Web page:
"Suppose they held a press conference and nobody came? (Which is exactly what happened on Saturday, Jan. 10, 2014 in Indianapolis, IN ... when 13 different media outlets were contacted ahead of time, asking them to attend a press conference of peace organizations opposing SB 1881 ...

"If passed and not vetoed, this bill could launch us into World War 3. One would think the media would be interested, right? Wrong! Only one media person showed up, and he was from the independent media."



The video then cut to a picture of Dave behind his video camera, a piece of construction paper taped to the base of his tripod with the words "Indy Media" written on it.

The title language on the video continued, "The press conference went on anyway, which just goes to show you ... Don't count on the corporate media to do OUR work for us. Ergo ... WE must become the media!!"

The truth of those words continues to haunt me as I look at my own work and the stories of my fellow reporters: How much coverage do we give to peace work? How many hard questions do we ask of our local, state and federal leaders about the legacy left by hard-line approaches to those with whom we have problems?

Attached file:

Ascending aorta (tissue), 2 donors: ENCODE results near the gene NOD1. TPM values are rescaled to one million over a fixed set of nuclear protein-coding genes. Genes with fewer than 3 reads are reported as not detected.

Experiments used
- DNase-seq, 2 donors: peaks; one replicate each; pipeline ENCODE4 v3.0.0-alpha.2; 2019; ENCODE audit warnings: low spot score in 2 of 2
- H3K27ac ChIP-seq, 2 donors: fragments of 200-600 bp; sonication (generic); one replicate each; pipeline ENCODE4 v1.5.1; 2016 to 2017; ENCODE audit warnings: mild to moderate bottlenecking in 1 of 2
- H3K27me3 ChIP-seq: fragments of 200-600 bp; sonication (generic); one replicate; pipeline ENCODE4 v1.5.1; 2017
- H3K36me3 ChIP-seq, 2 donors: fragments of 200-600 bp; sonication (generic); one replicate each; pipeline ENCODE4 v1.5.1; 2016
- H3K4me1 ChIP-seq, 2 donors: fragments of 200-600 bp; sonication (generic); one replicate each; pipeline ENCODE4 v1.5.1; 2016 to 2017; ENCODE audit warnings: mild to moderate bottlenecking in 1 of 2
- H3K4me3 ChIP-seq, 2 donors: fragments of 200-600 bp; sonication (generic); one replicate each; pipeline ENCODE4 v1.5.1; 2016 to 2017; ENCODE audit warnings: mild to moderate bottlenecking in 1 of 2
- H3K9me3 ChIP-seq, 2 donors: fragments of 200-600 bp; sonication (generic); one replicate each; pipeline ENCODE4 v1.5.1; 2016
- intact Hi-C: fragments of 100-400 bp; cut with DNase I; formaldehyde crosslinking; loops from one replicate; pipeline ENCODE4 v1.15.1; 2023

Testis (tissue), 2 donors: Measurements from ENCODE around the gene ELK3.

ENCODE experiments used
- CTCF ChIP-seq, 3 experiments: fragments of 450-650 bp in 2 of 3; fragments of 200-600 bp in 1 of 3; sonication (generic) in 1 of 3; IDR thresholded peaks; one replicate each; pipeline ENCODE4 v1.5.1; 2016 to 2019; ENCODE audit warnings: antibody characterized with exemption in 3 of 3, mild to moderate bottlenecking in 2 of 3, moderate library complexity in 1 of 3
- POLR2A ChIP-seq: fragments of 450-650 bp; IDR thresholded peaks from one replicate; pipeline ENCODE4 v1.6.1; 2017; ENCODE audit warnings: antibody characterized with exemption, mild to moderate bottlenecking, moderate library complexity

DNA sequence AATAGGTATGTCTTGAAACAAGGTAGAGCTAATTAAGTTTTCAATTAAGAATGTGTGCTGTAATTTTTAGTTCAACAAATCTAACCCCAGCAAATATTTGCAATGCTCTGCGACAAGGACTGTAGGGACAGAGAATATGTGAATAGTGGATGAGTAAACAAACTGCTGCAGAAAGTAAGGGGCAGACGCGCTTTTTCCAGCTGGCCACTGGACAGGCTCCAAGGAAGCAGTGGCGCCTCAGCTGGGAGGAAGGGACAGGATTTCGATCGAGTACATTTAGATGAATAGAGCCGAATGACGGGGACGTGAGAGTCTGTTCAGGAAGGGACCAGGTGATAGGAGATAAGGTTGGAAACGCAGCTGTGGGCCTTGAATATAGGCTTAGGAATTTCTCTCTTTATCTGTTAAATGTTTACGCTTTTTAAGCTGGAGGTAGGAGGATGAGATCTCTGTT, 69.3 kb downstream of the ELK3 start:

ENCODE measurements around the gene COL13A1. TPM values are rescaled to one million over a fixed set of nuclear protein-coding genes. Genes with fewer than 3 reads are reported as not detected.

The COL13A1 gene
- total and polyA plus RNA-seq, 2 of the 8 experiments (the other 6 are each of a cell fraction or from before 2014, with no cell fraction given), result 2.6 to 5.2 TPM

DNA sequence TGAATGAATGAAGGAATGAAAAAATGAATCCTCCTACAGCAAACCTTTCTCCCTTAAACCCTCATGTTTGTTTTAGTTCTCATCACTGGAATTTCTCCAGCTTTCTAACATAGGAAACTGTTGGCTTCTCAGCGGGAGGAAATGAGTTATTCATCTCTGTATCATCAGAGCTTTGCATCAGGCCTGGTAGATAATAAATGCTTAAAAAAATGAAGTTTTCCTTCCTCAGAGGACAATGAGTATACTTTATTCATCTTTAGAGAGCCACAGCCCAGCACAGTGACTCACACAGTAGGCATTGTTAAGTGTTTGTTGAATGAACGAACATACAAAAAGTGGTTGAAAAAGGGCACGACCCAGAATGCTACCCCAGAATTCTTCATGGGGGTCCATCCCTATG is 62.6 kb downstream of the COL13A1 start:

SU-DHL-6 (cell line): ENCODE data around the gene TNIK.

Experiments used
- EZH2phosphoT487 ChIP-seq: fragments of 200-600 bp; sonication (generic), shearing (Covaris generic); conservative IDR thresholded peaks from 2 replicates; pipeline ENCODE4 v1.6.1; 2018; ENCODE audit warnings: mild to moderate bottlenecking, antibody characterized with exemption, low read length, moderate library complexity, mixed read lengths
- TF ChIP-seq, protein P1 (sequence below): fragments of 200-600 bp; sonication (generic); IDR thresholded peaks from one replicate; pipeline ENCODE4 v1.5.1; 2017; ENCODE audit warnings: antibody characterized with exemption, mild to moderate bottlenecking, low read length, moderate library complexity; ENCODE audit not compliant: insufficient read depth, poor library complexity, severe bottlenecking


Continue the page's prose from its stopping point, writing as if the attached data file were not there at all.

We know, as the Rev. Dr. Martin Luther King Jr. said, that "hate begets hate, violence begets violence ... Darkness cannot drive out darkness; only light can do that.

Hate cannot drive out hate; only love can do that." So why do we accept anything less than love?

Death so often just sneaks up on us. People we respect move out of this physical realm before we have a chance to say, "Thank you for all you do. I really appreciate your work."

Since I can't say it to his face, I'll write it here: Dave Lambert was a tireless advocate for peace. I'm grateful for the time he took to ask all of us to be more thoughtful and caring. I pray that the seeds sown by his generation of peace workers will take root.

Members of Indiana's peace community have shared some thoughts about Dave via email that speak to his remarkable character. Here are some excerpts:

From Carl Rising-Moore:

Dave was always on point. The first time I heard him speak was at a rally on the Circle. He did not use notes and spoke directly to the heart. In my opinion, he was the best speaker that we ever heard in Indy and beyond.

When several of us decided to protest the Genocide Summit in Indianapolis when the organizers of that event subscribed to the concept of Responsibility to Protect, (R2P), along with almost the entire peace and justice and so-called progressive movement in the U.S., I called Dave to discuss this issue. He was clear that a protest was in order. That even if it was only me, that I should stand out there and in a clear voice to state that war is never the answer.